Stuck in your boring job? Colleagues driving you slowly insane? Thinking about throwing yourself through the fifth floor window the next time someone talks about tactical synergy and talent retention? It’s time for a new job.
Why not become a jewellery concierge? We spoke to Ruth Donaldson, the founder of Heirloom London, about finding the perfect diamond, to a typical day in her life.
Why did you become a jewellery concierge?
I’ve spent over 13 years in the jewellery industry now, and felt the jewellery busying experience wasn’t personal enough.
I wanted to develop a service which could provide the convenience of a personal shopping experience, with the peace of mind in the knowledge that a client has secured the ultimate piece of jewellery for their budget.
I don’t think it is even a concierge service we are offering, it’s a totally personalised jewellery buying experience which works to client tastes, not ours.
What happens in a typical day?
There is no such thing! I may be briefing designers, discussing ongoing projects with craftsmen, choosing diamonds or gemstones or seeking out specific styles of jewellery based on the client brief I’ve taken. It will depend on the projects I’m working on.
And of course, client meetings are key to all this, and these can happen at any point in the day between 7am and 9pm!
What do you enjoy the most about your job?
The moment of jewellery handover is always such a pleasure. Because the service is still so new, clients are usually excited and nervous – is this too good to be true? Then they open one of our white lacquered boxes and see the piece they have purchased, which is every bit as good as what is found on Bond Street and they are delighted.
Tell us about some of your clients
One of the hardest things when choosing engagement rings is trying to work out finger size. Our site has some advice on it, which I’m permanently adding to as clients try out new methods of subterfuge!
One lovely chap was caught trying to borrow his fiancée’s ring to calculate the size, and there nearly wasn’t an engagement while he tried to talk his way out of what he was doing and still keep it a surprise!
Another wanted to get something very special for his wife, as she’d just had their first child. He wanted something that was from all of them. In the end we made a platinum ring, set with all of their birthstones, which she loves as it’s so personal.
I also had a client who wanted to source something for his wife to wear every day.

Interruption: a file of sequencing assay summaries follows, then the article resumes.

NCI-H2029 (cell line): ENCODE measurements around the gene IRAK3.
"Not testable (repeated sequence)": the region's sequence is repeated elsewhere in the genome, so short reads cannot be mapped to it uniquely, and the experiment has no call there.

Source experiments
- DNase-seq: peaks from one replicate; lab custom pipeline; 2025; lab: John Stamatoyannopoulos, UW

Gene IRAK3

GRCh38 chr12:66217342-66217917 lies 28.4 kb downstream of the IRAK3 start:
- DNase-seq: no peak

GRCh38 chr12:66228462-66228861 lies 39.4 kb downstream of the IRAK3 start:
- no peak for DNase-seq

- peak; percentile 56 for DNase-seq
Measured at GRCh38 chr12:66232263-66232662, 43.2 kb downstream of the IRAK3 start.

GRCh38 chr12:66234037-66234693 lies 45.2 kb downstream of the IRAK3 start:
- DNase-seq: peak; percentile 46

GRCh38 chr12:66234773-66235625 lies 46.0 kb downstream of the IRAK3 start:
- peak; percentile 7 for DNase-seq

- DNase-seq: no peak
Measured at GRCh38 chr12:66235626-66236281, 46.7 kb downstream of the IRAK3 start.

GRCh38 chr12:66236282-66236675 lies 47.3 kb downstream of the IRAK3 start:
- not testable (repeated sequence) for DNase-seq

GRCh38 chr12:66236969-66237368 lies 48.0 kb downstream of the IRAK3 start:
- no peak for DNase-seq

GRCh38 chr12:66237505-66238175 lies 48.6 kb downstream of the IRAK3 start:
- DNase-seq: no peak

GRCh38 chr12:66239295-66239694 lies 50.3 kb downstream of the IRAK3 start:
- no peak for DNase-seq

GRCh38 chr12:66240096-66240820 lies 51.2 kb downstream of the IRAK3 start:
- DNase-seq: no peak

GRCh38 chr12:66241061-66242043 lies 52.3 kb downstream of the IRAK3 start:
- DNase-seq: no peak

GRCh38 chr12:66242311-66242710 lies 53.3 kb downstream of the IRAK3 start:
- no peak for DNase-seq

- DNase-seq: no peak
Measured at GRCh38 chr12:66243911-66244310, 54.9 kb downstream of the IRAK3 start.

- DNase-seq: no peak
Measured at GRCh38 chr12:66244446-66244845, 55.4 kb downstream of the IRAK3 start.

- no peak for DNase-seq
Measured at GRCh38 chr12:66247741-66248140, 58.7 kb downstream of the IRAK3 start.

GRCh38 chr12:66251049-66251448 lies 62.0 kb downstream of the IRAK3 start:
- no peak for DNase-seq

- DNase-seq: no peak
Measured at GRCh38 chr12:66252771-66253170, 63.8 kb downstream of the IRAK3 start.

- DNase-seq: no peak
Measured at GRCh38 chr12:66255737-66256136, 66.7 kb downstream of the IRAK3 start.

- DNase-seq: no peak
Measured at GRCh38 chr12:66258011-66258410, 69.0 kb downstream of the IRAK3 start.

After a few recommendations he chose a platinum and diamond tennis bracelet. He also racked up £120 of parking fines while choosing! But it was so important to him. I found out that his wife had conceived after having been told that she was never going to have children, so it was a very special purchase and one where he really wanted to let her know how precious she is to him. She now has two healthy children, and an eternity ring as well!
How many hours do you work?
At the moment, most of them! We celebrated our first birthday in February, and we are getting busier as word spreads.
What qualifications do you need?
It is less about qualifications, more about experience and contacts. I’ve worked with jewellery from a styling, production, thought leadership and marketing perspective. The best craftsmen and atelier in the industry know and trust me.
This combined with a deep understanding of consumer expectations and the ability to see things from my client’s perspective has made Heirloom a very powerful secret weapon.
If you could own any piece of jewellery in the world, what would it be?
My ultimate is the amazing Japanese jewellery designer, Kaoru Kay Akihara of Gimel.
She produces pieces that are works of art. Famous for her diamond cherry blossoms and other floral work, she makes tiny snails, some no more than 6mm long. These are set with tiny diamonds and precious stones and are gorgeous. There is a price to this perfection, and one day I hope to own one.
Look at the detail in the Sea Bream brooch! It’s no wonder many of her pieces wind up at Christie’s. This is jewellery perfection and what dreams are made of.